Community Food Bank Goes Mobile

On the menu, spaghetti with garlic bread, inside, workers were doing their best to keep up with demand, which was so high, you'd think they were giving it away for free, and they were.

"This allows us to be really responsive," said Food Bank director Eileen Bradshaw.

This is the Community Food Bank's food truck, the organization's effort to literally meet the need where the need is greatest.

"When you sit down and visit with folks who are struggling with food insecurity, it's very complicated but transportation comes up so often," she said."No I don't. I don't have a vehicle," said Agnes Daniels, trying to take care of her 9 year-old granddaughter on a very tight budget."I'm trying to raise my granddaughter on $700 and something dollars a month," she said.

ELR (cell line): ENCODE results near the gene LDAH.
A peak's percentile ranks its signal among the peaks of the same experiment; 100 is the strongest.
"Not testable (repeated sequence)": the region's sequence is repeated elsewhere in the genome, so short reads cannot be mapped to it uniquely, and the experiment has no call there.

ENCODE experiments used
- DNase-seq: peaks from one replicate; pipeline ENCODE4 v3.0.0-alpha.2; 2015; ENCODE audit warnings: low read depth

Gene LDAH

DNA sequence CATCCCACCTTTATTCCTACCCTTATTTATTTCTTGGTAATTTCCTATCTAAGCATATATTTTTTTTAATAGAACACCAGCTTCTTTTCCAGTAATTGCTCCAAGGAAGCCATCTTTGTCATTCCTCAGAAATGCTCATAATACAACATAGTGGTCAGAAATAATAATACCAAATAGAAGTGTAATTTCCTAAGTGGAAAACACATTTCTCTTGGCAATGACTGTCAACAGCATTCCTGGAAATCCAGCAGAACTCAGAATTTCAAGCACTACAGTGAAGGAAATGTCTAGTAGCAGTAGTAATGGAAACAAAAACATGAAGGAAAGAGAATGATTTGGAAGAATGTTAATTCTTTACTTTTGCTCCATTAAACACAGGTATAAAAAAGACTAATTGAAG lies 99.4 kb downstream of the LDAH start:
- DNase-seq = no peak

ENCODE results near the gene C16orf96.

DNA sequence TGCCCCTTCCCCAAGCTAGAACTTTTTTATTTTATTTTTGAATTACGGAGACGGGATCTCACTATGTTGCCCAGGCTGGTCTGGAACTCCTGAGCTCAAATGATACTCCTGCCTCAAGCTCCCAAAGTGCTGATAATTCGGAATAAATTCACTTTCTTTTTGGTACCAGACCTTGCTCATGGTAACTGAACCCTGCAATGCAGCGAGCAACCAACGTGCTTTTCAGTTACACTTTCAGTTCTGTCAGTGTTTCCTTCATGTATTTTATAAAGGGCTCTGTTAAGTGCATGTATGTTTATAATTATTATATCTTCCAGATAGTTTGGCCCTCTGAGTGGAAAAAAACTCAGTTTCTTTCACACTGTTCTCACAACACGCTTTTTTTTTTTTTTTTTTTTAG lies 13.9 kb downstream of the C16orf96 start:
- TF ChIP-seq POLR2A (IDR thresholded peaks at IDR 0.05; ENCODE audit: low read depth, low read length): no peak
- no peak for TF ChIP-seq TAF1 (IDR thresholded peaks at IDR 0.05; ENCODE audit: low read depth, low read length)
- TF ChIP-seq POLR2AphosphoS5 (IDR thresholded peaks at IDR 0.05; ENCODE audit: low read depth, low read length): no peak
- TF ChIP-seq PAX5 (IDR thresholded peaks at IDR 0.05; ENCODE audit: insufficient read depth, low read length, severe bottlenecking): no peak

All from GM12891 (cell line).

There are times, she says, when she goes without a meal so her granddaughter doesn't.

"She eats before I do. If I'm about out of food she eats before I do. If she leaves anything then I eat it," she said.

Over spring break, the truck filled the void of otherwise missed meals due to school being closed.

"We were able to get them out here every day and during that week we served over 600 hot lunches," said Gerri Inman of South Tulsa Community House.

And as for the quality of the food.

"The food is good. I think it's a really great meal," said one man.

The mobile community food bank truck, tackling hunger with a side dish of hope.

"A program like this is one that can reach out and make a difference," he said.?